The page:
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Product: Book - Paperback
Title: Windows XP ProThe Missing Manual, 2nd Edition (Missing Manual)
Publisher: Pogue Press
Authors: David Pogue, Craig Zacker, L.J. Zacker
Rating: 4/5
Customer opinion - 4 stars out of 5
connecting to the Internet

The very latest from David Pogue's eponymous publishing house [and O'Reilly]. The book goes into myriad useful tips on best using Microsoft's XP Professional. A very stable operating system, unlike some earlier efforts by Microsoft. Replete with attractive consumer level utilities. The book does go into system type aids, like showing the full power of the start menu, taskbar and control panel. All to the good. But somewhat prosaic.

I suspect what is more germane to most users are things like getting onto the Internet and all that that implies. The authors go into explaining how to get the most out of Internet Explorer. And setting up your email and doing instant messaging. For many of us, browsing and email will take up much of our usage, with chat perhaps a close third. The reality is that the computer's power is often as a connection to the greater world. Which is why though these chapters are only a fraction of the book, you may want to head here first and read slowly. Understanding them may be the most productive part of the book for you.

Product: Book - Paperback
Title: Apple Confidential 2.0: The Definitive History of the World's Most Colorful Company
Publisher: No Starch Press
Authors: Owen Linzmayer, Owen W. Linzmayer
Rating: 5/5
Customer opinion - 5 stars out of 5
This book told me so much--It is great!!!

This is the best hard-die mac fan book, and great for anyone book I know

Product: Book - Paperback
Title: Selling Used Books Online: The Complete Guide to Bookselling at Amazon's Marketplace and Other Online Sites
Publisher: Harvard Perspective Pr
Authors: Stephen Windwalker
Rating: 5/5
Customer opinion - 5 stars out of 5
Stop, do not pass go, prior to reading this book!

Wow! Down to earth, entertaining information that I wish to heck I had prior to starting what has been one of my biggest delights and one of the biggest headaches I have ever known.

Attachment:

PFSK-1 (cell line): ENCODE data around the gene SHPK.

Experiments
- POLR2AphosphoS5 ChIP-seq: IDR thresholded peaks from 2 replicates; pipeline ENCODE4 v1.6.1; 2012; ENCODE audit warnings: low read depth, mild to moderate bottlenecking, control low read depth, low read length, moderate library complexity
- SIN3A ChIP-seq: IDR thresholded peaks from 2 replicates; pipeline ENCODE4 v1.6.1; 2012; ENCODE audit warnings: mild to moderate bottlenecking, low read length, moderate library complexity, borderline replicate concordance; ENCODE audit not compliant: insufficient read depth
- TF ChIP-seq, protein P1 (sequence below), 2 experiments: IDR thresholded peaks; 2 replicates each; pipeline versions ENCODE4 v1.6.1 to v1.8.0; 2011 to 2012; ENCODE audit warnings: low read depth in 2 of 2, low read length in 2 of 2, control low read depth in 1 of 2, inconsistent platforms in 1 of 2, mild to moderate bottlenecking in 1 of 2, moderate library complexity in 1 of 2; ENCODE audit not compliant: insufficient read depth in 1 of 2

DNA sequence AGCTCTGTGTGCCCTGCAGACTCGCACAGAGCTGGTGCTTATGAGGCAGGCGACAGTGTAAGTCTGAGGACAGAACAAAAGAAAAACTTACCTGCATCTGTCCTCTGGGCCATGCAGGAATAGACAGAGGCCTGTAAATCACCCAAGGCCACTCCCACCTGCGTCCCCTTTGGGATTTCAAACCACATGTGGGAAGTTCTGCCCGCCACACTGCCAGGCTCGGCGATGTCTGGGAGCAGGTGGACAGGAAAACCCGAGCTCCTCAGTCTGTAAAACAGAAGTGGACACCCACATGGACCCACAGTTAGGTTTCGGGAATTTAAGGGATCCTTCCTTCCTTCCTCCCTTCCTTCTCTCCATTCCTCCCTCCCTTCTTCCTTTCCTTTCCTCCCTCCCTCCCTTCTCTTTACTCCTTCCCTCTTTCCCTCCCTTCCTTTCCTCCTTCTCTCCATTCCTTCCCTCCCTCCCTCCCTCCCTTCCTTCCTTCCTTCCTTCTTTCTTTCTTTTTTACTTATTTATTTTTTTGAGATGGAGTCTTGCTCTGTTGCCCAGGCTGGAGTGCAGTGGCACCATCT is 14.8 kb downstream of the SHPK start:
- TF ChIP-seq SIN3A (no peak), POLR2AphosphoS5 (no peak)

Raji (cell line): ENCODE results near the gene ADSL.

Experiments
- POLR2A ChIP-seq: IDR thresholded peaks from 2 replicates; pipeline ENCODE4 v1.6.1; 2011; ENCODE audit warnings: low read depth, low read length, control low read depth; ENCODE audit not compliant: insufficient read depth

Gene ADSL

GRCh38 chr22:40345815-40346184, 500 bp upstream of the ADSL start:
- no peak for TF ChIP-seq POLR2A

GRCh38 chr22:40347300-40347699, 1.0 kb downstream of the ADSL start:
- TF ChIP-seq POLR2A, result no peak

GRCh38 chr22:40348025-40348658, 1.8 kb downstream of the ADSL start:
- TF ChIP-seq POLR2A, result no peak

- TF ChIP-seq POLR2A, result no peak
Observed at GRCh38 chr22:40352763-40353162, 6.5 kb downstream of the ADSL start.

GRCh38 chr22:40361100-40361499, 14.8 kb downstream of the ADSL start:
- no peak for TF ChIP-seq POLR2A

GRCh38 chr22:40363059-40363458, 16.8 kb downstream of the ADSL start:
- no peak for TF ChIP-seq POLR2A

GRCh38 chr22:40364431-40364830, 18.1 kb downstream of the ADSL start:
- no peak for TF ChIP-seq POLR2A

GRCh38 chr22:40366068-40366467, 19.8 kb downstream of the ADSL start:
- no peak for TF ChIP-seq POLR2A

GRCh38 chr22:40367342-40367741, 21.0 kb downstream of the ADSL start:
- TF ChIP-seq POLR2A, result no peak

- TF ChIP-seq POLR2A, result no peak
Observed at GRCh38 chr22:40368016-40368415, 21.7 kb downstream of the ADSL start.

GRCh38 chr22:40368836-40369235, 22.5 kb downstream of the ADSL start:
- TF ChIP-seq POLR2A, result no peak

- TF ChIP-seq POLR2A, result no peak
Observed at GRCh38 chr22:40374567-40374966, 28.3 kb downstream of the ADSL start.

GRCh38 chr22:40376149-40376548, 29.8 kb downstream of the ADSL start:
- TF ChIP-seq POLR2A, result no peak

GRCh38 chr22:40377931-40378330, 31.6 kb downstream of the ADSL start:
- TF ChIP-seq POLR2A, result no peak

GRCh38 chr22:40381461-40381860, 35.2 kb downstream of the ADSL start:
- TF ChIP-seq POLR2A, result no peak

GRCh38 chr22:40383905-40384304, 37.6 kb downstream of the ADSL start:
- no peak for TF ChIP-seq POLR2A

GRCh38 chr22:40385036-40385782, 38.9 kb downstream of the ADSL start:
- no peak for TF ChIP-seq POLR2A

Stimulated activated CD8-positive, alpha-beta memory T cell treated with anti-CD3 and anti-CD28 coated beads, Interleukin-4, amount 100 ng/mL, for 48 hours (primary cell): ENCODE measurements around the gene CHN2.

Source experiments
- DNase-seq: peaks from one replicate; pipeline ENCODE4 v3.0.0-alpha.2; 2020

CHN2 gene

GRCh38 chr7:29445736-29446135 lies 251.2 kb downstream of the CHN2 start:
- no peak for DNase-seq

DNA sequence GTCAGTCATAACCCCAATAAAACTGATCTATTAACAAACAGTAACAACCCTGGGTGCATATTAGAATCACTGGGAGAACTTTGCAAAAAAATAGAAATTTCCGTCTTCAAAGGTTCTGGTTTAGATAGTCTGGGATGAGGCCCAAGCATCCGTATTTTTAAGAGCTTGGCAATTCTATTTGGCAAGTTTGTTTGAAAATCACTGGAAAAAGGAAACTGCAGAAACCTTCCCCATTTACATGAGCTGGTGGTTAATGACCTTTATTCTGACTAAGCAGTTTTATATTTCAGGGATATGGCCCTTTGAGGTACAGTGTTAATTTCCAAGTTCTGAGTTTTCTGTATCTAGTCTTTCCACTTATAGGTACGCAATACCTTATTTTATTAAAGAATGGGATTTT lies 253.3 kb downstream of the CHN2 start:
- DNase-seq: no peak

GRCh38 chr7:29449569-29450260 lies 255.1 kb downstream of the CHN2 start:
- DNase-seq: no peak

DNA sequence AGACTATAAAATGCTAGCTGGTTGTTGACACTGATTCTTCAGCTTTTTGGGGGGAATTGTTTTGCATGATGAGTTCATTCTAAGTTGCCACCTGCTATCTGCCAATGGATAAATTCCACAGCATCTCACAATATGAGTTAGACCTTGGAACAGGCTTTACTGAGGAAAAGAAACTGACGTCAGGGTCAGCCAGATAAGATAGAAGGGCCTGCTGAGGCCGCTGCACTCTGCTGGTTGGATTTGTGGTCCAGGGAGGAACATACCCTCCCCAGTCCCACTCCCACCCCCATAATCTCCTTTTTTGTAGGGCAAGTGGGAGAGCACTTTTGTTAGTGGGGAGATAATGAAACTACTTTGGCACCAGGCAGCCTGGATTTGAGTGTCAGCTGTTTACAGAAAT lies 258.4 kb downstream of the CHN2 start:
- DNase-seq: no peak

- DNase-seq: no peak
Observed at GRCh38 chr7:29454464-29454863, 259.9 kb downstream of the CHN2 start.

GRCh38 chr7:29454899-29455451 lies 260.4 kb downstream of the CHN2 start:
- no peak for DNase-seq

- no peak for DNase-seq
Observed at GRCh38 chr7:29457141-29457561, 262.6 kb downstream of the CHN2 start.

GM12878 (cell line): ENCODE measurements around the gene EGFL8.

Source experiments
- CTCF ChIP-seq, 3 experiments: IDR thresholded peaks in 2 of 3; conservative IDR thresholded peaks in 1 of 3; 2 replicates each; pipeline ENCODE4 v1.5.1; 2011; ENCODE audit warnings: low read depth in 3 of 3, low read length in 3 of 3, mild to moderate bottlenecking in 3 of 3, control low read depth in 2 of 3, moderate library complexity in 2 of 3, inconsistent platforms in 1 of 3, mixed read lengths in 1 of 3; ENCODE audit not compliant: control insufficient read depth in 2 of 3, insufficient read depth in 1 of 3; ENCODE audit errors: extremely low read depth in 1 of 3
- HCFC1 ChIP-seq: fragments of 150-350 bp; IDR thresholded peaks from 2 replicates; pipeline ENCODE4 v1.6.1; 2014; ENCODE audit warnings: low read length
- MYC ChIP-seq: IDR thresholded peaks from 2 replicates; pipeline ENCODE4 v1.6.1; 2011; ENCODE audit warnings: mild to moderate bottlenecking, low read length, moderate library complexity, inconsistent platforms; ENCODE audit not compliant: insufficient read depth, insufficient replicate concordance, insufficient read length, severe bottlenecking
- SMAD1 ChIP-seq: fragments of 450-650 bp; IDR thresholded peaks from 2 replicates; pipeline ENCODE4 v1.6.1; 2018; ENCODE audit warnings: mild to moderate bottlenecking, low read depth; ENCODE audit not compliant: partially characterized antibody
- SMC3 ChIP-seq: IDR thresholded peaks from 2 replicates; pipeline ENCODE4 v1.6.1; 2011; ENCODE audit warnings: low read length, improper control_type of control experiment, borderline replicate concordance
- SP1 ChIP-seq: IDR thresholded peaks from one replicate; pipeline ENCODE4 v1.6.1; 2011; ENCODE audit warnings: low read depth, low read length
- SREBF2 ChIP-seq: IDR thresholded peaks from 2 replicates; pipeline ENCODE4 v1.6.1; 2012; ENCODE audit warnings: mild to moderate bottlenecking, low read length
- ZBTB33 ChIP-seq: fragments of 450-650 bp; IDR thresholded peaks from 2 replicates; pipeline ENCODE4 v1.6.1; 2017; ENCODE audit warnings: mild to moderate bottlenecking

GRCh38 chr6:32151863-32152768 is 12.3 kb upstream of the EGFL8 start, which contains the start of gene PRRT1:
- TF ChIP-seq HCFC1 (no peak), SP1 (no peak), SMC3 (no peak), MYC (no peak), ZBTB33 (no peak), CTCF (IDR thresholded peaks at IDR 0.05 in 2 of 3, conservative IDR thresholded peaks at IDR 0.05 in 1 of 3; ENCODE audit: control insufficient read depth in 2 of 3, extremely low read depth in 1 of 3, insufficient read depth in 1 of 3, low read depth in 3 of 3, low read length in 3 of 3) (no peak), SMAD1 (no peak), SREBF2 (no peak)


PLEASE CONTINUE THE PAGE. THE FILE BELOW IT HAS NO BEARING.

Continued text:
I left a job due to high stress levels and needed a way to make some money. I had bought a few books from Amazon and decided that I might be able to turn some of my already reads into some cash. Amazon sales has now become my main source of income.
Stephen Windwalker has written a book that takes you from the simplest nuts and bolts explanation of how to list a book all the way to properly dealing with Uncle Sam. His comments are accurate and if I had read his book sooner I could have saved some significant dollars. Some of the other books I have read on this subject left me wondering what world the author lived in (cause it sure wasn't this one).
If you intend to sell on Amazon for fun and profit, READ THIS BOOK.

Product: Book - Hardcover
Title: Documenting Software Architectures: Views and Beyond
Publisher: Addison-Wesley Professional
Authors: Paul Clements, Felix Bachmann, Len Bass, David Garlan, James Ivers, Reed Little, Robert Nord, Judith Stafford
Rating: 5/5
Customer opinion - 5 stars out of 5
Should be an establish standard for documenting

Since reading a fascinating document titled "CMU/SEI-2001-TN-010 - Documenting Software Architectures: Organization of Documentation Package" a year ago and discovering that the approximately 20-page document was the basis for a book I have patiently waited, and am delighted with how the book turned out.
First, this book stands out as one of the clearest descriptions of how to not only document architectures, but how to manage the documentation project. Second, this is not a dogmatic prescription for how to document, but instead gives a set of techniques and views that can be used singularly or in combination to produce documentation that meets the needs of all technical and business stakeholders.
When I read the brief predecessor to this book I liked the way different view types and styles were introduced, but was left to my own imagination and creativity to employ them based on scant descriptions. This book rectifies those gaps by providing comprehensive guidance on how to create each view type and when it's most appropriate for inclusion into the documentation project. I was also intrigued by the earlier document because it discussed 'information chunking', which is the basis for a technique in which I'm trained and certified called Information MappingŠ. The book expands on the earlier work, and it turns out that the material is not only consistent with Information MappingŠ at a high level, but also shares many core principles. To me this is another plus because it will introduce readers who have not benefited from formal Information MappingŠ training to powerful and effective document design and development techniques.
Another strong point about this book is the attention paid to managing the documentation process - it's one thing to write clear documentation and quite another to manage a process where many writers contribute to the documentation. I also liked the illustration examples, which epitomize how to effectively portray technical detail, and the discussion of other methods of documenting architecture.
In my opinion this book should become the standard for developing and managing documentation. It belongs on the desk of every technical writer and on the bookshelf of every architect and designer. I waited a year for this book and it was well worth the wait.